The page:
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J Exp Biol. 2002 Aug;205(Pt 16):2461-7.

Wingbeat frequency of barn swallows and house martins: a comparison between free flight and wind tunnel experiments.

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Swiss Ornithological Institute, CH-6204 Sempach, Switzerland.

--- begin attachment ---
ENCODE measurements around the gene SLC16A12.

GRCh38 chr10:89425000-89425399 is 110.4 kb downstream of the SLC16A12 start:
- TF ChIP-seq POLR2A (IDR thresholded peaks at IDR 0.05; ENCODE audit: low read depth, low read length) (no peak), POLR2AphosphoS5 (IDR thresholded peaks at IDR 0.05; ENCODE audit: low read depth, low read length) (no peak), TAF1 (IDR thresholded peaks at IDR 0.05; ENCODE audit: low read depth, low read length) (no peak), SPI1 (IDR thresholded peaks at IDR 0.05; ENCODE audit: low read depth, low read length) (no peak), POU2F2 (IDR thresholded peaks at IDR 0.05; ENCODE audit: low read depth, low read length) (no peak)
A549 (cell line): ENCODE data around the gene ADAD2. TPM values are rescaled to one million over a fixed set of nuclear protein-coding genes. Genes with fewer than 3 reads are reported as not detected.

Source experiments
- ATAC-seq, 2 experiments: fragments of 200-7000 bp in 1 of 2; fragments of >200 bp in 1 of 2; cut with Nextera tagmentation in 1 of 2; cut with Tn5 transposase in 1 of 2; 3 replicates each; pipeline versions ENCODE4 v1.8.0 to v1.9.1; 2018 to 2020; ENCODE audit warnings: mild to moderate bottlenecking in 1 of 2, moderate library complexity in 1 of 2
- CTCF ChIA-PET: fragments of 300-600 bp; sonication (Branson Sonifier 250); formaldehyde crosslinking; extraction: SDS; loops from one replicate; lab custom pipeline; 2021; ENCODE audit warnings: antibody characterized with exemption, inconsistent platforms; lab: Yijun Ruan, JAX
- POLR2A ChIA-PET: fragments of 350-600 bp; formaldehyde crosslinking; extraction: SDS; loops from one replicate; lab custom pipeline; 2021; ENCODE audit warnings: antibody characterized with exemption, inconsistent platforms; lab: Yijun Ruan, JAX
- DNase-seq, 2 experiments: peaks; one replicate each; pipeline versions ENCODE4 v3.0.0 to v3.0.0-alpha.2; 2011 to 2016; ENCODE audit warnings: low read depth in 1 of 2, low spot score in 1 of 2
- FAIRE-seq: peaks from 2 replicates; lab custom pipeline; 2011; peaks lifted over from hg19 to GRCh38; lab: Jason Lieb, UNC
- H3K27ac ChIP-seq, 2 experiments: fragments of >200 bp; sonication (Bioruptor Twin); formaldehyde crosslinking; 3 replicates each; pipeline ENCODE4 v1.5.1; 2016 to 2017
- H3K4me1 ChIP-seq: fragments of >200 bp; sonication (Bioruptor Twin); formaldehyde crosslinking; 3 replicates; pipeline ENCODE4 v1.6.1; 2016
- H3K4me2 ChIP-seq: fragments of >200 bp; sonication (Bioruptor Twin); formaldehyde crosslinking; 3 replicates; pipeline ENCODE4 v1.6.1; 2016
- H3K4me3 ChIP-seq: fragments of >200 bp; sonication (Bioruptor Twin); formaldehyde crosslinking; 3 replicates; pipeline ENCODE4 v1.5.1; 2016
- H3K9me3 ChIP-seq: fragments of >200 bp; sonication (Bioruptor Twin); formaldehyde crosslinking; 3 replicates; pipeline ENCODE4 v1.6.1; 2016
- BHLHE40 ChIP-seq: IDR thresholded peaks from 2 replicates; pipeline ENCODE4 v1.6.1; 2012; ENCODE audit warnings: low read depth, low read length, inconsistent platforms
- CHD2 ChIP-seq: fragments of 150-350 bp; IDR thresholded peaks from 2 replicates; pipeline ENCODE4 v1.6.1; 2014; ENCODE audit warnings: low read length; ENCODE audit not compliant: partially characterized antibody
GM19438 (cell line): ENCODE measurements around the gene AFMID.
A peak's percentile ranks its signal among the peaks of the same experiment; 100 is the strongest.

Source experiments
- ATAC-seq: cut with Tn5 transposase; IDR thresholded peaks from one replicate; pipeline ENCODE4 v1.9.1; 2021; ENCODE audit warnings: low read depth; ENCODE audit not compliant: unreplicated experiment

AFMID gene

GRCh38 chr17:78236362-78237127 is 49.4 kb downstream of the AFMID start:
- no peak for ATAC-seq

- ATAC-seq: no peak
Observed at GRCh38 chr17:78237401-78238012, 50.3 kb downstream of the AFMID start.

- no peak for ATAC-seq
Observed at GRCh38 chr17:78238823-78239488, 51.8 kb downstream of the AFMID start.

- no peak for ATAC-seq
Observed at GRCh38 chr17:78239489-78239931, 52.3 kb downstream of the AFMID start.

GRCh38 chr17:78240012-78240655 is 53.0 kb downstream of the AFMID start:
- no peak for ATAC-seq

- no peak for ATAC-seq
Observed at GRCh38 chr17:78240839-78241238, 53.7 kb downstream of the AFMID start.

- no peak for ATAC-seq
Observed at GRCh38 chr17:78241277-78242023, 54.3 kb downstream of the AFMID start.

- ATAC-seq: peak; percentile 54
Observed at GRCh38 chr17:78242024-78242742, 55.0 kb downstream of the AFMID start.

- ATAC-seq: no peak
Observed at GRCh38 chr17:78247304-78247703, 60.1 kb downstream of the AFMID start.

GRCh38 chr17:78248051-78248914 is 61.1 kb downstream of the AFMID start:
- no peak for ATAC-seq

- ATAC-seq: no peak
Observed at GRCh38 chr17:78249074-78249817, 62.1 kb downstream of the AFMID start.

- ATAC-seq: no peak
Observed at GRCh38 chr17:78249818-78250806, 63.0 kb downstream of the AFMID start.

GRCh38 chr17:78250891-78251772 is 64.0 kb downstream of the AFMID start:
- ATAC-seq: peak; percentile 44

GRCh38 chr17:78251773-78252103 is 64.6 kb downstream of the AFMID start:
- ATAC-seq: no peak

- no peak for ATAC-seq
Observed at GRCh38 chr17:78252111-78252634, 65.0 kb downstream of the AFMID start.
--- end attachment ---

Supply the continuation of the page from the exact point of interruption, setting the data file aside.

The flight paths and wingbeat patterns of 39 barn swallows (Hirundo rustica) and 26 house martins (Delichon urbica) were recorded by tracking radar during the spring migration. Depending mostly on flight angle, hirundines performed anything from continuous flapping flight during climbing to single pulse-like wing beats during descent. Unlike most other passerines, hirundines rarely showed regular flapping and rest phases, allowing them to be distinguished from other bird migrants by radar echo signatures. Effective wingbeat frequency (F(eff)) was calculated as the mean number of wing beats per second, including non-flapping phases. Under comparable flight conditions, F(eff) was higher in house martins than in barn swallows. Within species, F(eff) values were higher during climbing and slow flying than during descent. Of the variance in F(eff), 71% could be explained by climb rate, air speed and species; similar results were obtained in the wind tunnel. Under comparable flight conditions, barn swallows and house martins in free flight had significantly lower values of F(eff) than individuals in wind tunnel experiments (by 40% and 32%, respectively). This difference may at least partly be due to the shorter wings of the juveniles tested in the wind tunnel during autumn. However, it seems unlikely that this can account for all of the large difference. It is suggested that wind tunnel experiments might overestimate birds' flight costs compared with free flight.

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